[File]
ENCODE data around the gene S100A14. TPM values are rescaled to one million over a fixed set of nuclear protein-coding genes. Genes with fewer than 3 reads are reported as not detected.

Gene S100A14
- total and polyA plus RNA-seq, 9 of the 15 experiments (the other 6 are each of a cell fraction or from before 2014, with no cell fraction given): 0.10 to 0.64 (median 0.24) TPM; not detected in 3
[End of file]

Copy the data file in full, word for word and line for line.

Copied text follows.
ENCODE data around the gene S100A14. TPM values are rescaled to one million over a fixed set of nuclear protein-coding genes. Genes with fewer than 3 reads are reported as not detected.

Gene S100A14
- total and polyA plus RNA-seq, 9 of the 15 experiments (the other 6 are each of a cell fraction or from before 2014, with no cell fraction given): 0.10 to 0.64 (median 0.24) TPM; not detected in 3